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St Andrews Museum, Fife
13 September - 2 November
Reviewed by: Rosie Lesso »
Women in corsets and bustles, young children in white crocheted dresses and tailors with long fabric tape measures and yards of linen; Jeanette Sendler recalls with misty-eyed reverence these sartorial moments from eighteenth and nineteenth century Scotland from a time before industrialisation overtook small town cottage weaving and handmade tailoring. As the outcome of a year-long residency in Newburgh from 2007-2008, the work in this exhibition responds to Newburgh's textile heritage, using local materials like their characteristic unbleached or 'brown' linen - once a stable industrial provider, and local methods of production like flax spinning and handloom weaving.
But Sendler is not simply retelling this history. With a background in theatre costume design she is accustomed to visualising characters and inventing narratives, so has used her acquired knowledge of local history to imagine the characters that might once have lived in Newburgh. The tailor, his apprentice, the stampmaster, his wife - who makes Newburgh's plum jam - and his little daughter all have embroidered or textile pieces created in their honour, some full costumes, others delicate textile samples with found objects woven into their structure.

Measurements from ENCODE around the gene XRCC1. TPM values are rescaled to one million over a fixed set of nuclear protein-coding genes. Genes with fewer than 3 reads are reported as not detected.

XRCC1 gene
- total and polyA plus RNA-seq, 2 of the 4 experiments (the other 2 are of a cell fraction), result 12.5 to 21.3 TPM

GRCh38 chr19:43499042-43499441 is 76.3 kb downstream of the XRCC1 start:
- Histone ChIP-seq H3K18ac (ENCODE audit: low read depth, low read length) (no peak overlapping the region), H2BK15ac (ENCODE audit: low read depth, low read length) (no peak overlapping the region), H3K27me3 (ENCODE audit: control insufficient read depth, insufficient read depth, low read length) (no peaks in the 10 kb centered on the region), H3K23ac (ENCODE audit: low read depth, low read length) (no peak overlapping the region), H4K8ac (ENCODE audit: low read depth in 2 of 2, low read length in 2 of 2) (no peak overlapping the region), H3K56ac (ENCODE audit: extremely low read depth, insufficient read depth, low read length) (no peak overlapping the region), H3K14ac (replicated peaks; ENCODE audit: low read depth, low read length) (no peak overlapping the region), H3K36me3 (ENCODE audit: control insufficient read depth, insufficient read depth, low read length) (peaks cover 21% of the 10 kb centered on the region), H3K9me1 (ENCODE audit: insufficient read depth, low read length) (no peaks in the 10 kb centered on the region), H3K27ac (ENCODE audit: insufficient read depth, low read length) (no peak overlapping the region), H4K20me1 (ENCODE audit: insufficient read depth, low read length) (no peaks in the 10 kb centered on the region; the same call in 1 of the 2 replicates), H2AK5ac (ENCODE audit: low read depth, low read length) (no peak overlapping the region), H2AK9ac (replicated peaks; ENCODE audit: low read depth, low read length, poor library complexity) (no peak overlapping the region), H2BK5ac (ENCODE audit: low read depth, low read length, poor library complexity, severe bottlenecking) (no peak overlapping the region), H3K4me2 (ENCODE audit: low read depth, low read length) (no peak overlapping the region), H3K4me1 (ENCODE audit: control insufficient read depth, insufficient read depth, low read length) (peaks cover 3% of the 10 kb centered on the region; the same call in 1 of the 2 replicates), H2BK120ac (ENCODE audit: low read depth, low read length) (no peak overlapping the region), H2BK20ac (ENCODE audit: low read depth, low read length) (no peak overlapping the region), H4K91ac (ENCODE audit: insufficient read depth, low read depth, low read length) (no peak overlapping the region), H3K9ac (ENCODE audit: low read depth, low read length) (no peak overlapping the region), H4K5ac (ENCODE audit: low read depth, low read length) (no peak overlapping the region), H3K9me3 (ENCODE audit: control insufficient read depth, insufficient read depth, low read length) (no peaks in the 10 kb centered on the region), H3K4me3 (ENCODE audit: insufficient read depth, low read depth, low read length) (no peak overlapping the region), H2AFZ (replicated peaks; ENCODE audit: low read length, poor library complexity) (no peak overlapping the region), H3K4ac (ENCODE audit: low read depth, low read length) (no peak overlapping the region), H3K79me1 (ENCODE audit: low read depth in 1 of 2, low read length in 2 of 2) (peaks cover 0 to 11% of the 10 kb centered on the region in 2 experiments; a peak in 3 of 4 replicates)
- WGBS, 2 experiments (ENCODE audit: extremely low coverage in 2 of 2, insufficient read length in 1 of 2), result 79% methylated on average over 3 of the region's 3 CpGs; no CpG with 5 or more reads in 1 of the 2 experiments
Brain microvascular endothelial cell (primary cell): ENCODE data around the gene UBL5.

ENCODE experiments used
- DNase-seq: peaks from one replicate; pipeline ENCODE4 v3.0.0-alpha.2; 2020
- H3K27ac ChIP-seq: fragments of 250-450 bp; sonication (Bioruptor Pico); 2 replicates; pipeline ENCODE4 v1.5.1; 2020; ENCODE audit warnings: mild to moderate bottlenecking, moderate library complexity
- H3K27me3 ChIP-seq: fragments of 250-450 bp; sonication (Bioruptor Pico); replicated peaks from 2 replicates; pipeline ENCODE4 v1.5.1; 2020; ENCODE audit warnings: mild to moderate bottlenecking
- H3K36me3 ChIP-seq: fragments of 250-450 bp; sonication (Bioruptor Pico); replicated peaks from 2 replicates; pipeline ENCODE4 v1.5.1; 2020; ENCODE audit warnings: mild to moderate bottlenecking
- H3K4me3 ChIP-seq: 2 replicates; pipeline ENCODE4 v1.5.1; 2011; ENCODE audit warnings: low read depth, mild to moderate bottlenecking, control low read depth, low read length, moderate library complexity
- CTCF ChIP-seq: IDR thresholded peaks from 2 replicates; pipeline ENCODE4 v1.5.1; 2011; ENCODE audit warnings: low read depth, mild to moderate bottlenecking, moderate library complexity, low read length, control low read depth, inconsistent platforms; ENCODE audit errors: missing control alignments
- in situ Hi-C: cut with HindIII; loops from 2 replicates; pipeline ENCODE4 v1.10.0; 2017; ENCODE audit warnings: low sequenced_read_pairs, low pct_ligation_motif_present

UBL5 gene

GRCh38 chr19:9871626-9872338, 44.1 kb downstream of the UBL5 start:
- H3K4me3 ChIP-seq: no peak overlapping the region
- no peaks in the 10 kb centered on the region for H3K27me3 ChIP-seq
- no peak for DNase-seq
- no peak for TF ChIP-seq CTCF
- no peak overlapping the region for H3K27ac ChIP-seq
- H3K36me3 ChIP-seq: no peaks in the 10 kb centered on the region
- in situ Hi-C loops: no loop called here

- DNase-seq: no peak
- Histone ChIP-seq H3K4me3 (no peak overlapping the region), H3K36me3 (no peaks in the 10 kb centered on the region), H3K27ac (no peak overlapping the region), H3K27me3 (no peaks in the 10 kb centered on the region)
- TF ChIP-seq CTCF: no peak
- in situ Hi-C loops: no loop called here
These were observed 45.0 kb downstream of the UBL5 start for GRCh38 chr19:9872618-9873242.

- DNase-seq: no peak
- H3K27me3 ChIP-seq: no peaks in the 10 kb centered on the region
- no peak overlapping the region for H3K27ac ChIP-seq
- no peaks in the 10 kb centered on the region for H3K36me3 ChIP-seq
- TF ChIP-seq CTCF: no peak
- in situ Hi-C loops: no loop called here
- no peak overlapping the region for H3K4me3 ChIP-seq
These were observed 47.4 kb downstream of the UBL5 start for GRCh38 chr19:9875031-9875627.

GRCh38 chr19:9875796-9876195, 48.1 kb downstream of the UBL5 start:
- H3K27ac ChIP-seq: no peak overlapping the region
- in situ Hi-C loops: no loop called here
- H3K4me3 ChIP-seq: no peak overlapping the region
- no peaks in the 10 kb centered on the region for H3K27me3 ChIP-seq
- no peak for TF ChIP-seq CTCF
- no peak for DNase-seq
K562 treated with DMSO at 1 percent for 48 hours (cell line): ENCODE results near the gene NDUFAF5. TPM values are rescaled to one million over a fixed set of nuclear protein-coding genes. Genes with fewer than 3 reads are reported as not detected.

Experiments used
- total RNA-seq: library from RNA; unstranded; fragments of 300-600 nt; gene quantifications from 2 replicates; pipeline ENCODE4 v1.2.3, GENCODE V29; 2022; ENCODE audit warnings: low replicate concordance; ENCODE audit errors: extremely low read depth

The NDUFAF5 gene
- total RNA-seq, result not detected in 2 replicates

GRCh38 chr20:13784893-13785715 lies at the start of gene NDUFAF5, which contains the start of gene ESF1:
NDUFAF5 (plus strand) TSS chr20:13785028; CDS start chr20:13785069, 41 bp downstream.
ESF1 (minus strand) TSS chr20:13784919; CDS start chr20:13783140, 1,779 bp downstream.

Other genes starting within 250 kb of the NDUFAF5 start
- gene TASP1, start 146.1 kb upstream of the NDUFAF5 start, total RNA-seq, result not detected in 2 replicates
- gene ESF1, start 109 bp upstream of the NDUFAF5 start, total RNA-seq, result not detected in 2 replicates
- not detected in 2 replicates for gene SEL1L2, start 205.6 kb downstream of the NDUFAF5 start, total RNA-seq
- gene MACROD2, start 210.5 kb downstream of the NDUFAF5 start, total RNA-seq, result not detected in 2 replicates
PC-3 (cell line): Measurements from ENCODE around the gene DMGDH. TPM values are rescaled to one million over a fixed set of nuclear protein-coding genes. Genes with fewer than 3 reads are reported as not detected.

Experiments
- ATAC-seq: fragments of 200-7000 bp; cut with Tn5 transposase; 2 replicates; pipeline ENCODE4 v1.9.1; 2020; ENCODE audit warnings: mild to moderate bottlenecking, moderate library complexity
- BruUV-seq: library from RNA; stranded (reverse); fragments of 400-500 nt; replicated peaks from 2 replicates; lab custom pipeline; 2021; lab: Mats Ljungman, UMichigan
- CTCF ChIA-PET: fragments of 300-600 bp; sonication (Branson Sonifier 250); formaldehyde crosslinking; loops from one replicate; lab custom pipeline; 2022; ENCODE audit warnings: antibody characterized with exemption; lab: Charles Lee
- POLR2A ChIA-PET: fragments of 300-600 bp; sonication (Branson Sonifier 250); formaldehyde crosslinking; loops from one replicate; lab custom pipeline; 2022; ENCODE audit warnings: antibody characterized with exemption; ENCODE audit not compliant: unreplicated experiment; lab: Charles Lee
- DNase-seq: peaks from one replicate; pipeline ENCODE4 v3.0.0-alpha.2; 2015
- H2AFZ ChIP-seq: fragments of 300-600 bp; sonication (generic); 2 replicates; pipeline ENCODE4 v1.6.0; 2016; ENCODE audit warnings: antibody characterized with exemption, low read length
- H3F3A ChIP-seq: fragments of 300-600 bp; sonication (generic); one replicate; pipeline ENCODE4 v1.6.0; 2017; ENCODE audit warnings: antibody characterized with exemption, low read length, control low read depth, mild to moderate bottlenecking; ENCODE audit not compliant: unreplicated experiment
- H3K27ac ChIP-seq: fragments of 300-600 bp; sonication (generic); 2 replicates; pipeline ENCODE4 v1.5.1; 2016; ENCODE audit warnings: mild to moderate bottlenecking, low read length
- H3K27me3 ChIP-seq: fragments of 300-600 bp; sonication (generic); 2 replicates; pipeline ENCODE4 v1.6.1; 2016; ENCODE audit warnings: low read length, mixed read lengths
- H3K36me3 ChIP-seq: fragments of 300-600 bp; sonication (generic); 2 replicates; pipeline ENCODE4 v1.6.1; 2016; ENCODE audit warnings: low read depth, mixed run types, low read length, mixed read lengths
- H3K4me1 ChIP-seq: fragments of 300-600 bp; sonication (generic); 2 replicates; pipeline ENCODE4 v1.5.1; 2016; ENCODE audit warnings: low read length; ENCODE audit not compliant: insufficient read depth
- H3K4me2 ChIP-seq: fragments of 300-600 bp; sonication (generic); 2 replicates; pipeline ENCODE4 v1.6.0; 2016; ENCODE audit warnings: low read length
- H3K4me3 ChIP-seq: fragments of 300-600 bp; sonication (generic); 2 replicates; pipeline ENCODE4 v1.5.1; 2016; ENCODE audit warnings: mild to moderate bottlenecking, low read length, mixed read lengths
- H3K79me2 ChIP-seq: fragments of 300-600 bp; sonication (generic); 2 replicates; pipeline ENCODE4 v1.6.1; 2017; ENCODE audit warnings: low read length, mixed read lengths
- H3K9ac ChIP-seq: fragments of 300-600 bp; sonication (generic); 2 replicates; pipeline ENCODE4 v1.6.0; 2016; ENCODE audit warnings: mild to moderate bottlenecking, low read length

Her alternative approach to exploring local history is furthered in her installation Mapping the Body, which juxtaposes various objects and items of clothing with a more in-depth narrative. Sendler's character, a lady who leaves Newburgh for Edinburgh to make clothes for a Victorian household, is a romantic; at night her mind drifts woefully back to Newburgh's winding rivers and streets. A delicate transparent wall hanging represents her dream, with the place's contours and street names drawn out across it to resemble a nineteenth century dress pattern. Coupled on the wall with this story are a range of facts about the history of clothing including the distribution of pattern cuttings through women's magazines, which may well have secured this character's income.
Sendler's engagement with the people of Newburgh is also commendable. As expected of a resident artist she arranged many workshops for primary and secondary school children and adults, which are documented well in the exhibition space and have a lively accompanying publication. But her enthusiasm for the place is such that she has now not only chosen to live there permanently but has also set up a centre for 'Textile Excellence' in the town centre.
Least interesting in the exhibition are the glass display boxes containing items such as flax remnants and eighteenth and nineteenth century weaving tools which are shown alongside Sendler's projects as they suggest the archival methods of an old fashioned museum. But they highlight how engaging Sendler's creative and interactive methods of retelling history are, and this is indicative of the important role artists and makers can play in bringing history alive again.
Rosie writes about contemporary art for a number of UK based journals.
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